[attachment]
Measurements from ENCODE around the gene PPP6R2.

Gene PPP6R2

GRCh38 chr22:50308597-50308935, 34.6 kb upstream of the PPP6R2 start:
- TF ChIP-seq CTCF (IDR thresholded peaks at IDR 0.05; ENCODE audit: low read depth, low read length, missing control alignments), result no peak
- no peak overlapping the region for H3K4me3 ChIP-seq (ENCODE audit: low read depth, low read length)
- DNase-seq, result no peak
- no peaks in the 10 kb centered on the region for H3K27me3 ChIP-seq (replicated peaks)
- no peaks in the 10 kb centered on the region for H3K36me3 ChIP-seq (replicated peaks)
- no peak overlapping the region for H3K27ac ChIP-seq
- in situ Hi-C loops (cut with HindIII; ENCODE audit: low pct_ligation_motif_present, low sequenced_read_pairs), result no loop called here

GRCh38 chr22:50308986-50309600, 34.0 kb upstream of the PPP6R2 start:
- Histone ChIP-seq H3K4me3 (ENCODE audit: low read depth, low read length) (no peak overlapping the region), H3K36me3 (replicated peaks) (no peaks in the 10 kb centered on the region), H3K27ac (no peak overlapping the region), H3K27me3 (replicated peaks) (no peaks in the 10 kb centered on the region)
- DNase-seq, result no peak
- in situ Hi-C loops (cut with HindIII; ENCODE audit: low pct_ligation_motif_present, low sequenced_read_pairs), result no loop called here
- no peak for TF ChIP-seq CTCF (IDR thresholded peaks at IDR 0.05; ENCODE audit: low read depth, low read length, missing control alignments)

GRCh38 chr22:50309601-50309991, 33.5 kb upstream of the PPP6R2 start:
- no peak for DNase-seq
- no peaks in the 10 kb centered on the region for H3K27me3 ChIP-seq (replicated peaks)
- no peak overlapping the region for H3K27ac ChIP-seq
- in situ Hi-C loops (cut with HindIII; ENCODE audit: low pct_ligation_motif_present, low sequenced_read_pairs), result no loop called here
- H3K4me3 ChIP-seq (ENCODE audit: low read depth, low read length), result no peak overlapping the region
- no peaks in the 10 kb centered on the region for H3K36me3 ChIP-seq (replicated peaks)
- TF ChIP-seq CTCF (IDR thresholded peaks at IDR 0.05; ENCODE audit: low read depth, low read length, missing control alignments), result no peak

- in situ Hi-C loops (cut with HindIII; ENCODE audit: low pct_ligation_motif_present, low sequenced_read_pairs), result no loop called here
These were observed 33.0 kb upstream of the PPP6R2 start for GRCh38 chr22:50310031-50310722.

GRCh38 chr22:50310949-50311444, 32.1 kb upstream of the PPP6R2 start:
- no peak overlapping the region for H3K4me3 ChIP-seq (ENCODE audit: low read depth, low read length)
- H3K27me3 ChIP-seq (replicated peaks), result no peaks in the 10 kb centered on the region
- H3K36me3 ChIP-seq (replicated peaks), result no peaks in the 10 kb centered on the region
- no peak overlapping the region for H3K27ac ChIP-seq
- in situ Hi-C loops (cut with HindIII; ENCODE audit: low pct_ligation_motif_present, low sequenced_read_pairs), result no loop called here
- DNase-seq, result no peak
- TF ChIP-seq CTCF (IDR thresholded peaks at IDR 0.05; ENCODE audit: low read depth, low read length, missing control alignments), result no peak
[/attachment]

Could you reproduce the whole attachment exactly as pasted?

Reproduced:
Measurements from ENCODE around the gene PPP6R2.

Gene PPP6R2

GRCh38 chr22:50308597-50308935, 34.6 kb upstream of the PPP6R2 start:
- TF ChIP-seq CTCF (IDR thresholded peaks at IDR 0.05; ENCODE audit: low read depth, low read length, missing control alignments), result no peak
- no peak overlapping the region for H3K4me3 ChIP-seq (ENCODE audit: low read depth, low read length)
- DNase-seq, result no peak
- no peaks in the 10 kb centered on the region for H3K27me3 ChIP-seq (replicated peaks)
- no peaks in the 10 kb centered on the region for H3K36me3 ChIP-seq (replicated peaks)
- no peak overlapping the region for H3K27ac ChIP-seq
- in situ Hi-C loops (cut with HindIII; ENCODE audit: low pct_ligation_motif_present, low sequenced_read_pairs), result no loop called here

GRCh38 chr22:50308986-50309600, 34.0 kb upstream of the PPP6R2 start:
- Histone ChIP-seq H3K4me3 (ENCODE audit: low read depth, low read length) (no peak overlapping the region), H3K36me3 (replicated peaks) (no peaks in the 10 kb centered on the region), H3K27ac (no peak overlapping the region), H3K27me3 (replicated peaks) (no peaks in the 10 kb centered on the region)
- DNase-seq, result no peak
- in situ Hi-C loops (cut with HindIII; ENCODE audit: low pct_ligation_motif_present, low sequenced_read_pairs), result no loop called here
- no peak for TF ChIP-seq CTCF (IDR thresholded peaks at IDR 0.05; ENCODE audit: low read depth, low read length, missing control alignments)

GRCh38 chr22:50309601-50309991, 33.5 kb upstream of the PPP6R2 start:
- no peak for DNase-seq
- no peaks in the 10 kb centered on the region for H3K27me3 ChIP-seq (replicated peaks)
- no peak overlapping the region for H3K27ac ChIP-seq
- in situ Hi-C loops (cut with HindIII; ENCODE audit: low pct_ligation_motif_present, low sequenced_read_pairs), result no loop called here
- H3K4me3 ChIP-seq (ENCODE audit: low read depth, low read length), result no peak overlapping the region
- no peaks in the 10 kb centered on the region for H3K36me3 ChIP-seq (replicated peaks)
- TF ChIP-seq CTCF (IDR thresholded peaks at IDR 0.05; ENCODE audit: low read depth, low read length, missing control alignments), result no peak

- in situ Hi-C loops (cut with HindIII; ENCODE audit: low pct_ligation_motif_present, low sequenced_read_pairs), result no loop called here
These were observed 33.0 kb upstream of the PPP6R2 start for GRCh38 chr22:50310031-50310722.

GRCh38 chr22:50310949-50311444, 32.1 kb upstream of the PPP6R2 start:
- no peak overlapping the region for H3K4me3 ChIP-seq (ENCODE audit: low read depth, low read length)
- H3K27me3 ChIP-seq (replicated peaks), result no peaks in the 10 kb centered on the region
- H3K36me3 ChIP-seq (replicated peaks), result no peaks in the 10 kb centered on the region
- no peak overlapping the region for H3K27ac ChIP-seq
- in situ Hi-C loops (cut with HindIII; ENCODE audit: low pct_ligation_motif_present, low sequenced_read_pairs), result no loop called here
- DNase-seq, result no peak
- TF ChIP-seq CTCF (IDR thresholded peaks at IDR 0.05; ENCODE audit: low read depth, low read length, missing control alignments), result no peak